No matter when in life it occurs, male pattern hair loss can be extremely distressing for many men.
Although the condition is extremely common, affecting two thirds of all American men by the age of 35 and approximately 85 percent of men by the age of 50, hair loss is still associated with shame and embarrassment, particularly when it occurs at a young age.
An estimated 25 percent of men who experience male pattern baldness begin losing their hair before the age of 21.
Finasteride, a prescription medication taken orally, has been shown to stop hair loss and promote hair regrowth in many men, but it can also have some unpleasant sexual side effects such as erectile dysfunction.
Recently, topical formulations of finasteride have been explored as a treatment option for men who do not tolerate oral finasteride well but still want to address their hair loss.
The question is, does topical finasteride work?
Finasteride is a prescription medication that is best known as a hair loss treatment for male pattern baldness, also known as androgenic alopecia.
However, the medication is also used for the treatment of enlarged prostate (benign prostatic hyperplasia).
Finasteride was first developed as a treatment for benign prostatic hyperplasia, but during clinical trials, researchers noticed that the medication seemed to stop hair loss and promote hair regrowth in men suffering from male pattern baldness.
Finasteride is sold as an oral medication (tablet) and as a topical medication (cream), and is available in both brand name and generic forms.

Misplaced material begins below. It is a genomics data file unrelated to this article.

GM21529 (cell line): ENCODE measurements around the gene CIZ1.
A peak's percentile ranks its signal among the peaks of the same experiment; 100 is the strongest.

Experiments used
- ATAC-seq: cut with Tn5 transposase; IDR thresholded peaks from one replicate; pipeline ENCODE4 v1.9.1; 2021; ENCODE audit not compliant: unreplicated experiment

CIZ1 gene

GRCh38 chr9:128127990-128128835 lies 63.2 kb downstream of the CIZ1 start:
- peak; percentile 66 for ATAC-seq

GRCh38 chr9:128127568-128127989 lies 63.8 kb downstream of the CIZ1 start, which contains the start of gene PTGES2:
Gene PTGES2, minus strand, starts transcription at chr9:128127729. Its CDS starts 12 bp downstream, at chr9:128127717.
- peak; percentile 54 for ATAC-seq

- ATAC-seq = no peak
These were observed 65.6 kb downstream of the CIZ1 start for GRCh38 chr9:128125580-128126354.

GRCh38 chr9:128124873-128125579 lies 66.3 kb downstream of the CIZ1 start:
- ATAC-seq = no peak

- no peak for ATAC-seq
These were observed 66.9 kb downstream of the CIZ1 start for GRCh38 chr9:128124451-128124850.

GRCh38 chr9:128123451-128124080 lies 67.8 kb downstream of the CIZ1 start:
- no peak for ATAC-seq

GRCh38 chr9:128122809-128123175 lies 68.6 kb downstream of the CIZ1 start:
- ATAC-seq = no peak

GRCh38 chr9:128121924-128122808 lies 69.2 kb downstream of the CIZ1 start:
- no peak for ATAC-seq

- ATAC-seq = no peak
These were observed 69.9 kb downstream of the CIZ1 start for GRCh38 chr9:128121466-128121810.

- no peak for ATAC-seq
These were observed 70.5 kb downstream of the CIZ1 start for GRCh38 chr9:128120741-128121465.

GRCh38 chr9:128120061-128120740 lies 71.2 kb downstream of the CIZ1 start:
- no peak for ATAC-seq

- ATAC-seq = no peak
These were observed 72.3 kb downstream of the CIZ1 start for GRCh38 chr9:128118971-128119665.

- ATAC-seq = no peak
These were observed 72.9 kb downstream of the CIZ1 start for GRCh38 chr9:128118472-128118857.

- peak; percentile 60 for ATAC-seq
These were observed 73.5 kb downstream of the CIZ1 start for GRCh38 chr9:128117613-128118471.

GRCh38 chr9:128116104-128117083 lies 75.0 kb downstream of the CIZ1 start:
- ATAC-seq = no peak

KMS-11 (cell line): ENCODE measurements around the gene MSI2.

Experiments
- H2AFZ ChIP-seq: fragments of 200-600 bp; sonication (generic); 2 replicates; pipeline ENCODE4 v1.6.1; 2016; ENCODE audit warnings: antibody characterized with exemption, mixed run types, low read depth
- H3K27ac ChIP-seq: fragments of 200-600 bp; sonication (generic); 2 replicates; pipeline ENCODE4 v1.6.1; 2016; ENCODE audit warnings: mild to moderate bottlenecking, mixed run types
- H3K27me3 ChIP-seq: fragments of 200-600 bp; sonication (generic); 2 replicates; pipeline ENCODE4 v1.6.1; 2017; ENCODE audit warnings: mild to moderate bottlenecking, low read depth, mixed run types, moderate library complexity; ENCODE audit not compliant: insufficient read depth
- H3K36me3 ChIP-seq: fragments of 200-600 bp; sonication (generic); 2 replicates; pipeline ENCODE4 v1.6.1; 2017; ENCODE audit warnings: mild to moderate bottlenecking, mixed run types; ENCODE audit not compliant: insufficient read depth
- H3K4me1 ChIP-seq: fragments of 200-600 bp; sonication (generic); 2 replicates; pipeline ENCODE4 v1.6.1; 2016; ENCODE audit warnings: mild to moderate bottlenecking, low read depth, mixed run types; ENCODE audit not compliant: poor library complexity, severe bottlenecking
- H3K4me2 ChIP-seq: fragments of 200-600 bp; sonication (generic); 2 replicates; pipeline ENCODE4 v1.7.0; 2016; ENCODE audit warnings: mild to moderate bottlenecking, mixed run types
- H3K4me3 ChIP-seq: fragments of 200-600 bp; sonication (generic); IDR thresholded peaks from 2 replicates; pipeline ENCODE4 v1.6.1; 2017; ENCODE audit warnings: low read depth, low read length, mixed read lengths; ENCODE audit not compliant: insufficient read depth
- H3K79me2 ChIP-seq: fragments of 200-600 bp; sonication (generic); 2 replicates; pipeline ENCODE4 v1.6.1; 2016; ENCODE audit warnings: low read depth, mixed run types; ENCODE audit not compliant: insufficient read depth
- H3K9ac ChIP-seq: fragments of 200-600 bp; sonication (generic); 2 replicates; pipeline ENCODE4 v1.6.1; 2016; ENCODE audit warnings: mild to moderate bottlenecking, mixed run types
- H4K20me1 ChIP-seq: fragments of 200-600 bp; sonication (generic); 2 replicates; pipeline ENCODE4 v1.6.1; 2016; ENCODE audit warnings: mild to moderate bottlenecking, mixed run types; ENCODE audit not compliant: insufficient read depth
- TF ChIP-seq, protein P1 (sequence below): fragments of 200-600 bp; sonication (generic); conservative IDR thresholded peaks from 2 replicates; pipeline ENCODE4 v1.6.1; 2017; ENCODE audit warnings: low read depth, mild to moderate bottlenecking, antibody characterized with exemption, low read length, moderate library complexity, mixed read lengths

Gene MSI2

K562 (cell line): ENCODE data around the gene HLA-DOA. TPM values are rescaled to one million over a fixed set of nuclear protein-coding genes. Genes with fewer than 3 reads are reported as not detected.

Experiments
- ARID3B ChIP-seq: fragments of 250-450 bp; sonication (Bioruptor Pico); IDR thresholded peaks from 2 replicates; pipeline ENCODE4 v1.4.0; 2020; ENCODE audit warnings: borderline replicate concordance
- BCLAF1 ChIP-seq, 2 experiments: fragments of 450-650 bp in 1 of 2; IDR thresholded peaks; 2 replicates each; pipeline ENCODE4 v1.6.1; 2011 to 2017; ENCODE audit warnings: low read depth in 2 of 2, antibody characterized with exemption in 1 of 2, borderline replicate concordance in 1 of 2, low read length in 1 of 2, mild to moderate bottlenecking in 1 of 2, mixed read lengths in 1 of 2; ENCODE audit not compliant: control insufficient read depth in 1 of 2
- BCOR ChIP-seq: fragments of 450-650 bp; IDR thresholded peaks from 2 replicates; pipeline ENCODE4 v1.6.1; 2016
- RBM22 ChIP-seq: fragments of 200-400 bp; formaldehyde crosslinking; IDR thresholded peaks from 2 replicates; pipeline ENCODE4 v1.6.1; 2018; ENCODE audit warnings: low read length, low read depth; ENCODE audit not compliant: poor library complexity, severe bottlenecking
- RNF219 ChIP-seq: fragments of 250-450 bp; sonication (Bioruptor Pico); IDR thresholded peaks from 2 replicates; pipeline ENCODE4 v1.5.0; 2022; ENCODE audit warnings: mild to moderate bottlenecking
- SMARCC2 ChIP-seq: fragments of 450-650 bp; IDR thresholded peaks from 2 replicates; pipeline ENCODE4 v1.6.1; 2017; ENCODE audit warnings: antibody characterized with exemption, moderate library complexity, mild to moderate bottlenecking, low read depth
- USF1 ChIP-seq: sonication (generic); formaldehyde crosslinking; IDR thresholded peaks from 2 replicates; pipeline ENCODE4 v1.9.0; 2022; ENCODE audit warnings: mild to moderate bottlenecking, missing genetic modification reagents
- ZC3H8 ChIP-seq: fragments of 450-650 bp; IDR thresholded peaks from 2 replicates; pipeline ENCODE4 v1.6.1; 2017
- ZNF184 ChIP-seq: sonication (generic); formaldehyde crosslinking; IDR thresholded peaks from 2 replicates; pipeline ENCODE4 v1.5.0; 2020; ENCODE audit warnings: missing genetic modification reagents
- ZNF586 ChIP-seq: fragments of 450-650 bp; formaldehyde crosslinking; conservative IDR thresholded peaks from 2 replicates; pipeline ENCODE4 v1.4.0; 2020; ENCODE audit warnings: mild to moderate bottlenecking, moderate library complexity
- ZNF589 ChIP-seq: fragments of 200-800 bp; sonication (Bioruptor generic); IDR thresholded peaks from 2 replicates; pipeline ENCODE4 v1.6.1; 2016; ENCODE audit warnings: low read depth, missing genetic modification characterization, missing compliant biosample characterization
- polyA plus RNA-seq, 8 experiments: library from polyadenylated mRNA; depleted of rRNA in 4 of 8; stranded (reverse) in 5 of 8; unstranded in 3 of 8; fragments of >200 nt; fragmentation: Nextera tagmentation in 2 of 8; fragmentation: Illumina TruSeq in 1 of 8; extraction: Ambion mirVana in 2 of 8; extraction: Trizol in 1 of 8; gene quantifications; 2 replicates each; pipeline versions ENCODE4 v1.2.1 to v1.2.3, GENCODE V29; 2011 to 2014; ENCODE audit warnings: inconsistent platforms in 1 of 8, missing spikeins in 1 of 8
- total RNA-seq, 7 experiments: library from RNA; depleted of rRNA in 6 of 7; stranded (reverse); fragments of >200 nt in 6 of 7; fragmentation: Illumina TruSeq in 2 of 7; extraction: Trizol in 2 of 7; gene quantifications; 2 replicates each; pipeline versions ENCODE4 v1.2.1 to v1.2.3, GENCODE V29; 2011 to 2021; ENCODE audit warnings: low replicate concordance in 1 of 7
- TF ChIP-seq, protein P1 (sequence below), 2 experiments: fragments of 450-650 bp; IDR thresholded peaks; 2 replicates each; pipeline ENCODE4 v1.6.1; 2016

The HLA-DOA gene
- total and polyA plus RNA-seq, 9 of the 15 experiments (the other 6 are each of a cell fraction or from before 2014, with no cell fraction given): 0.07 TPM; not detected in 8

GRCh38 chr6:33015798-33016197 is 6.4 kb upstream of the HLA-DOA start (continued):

How does finasteride work?
Finasteride is a 5-alpha-reductase inhibitor; 5-alpha-reductase is an enzyme that is responsible for converting testosterone into androgen dihydrotestosterone (DHT).
High scalp DHT levels cause hair loss by shrinking the size of the hair follicle, causing the hair to fall out in both men and women.
High levels of DHT in the body in general can cause the prostate to increase in size.
DHT has been found to be the culprit causing hair loss in men suffering from androgenetic alopecia, also known as male pattern baldness.
Taking finasteride helps to lower the level of DHT in the scalp by up to 60 percent, which stops the shrinking of hair follicles, preventing further hair loss, and encourages hair restoration. Currently, lowering the levels of DHT in the scalp is the only clinical study-proven way to stop hair loss.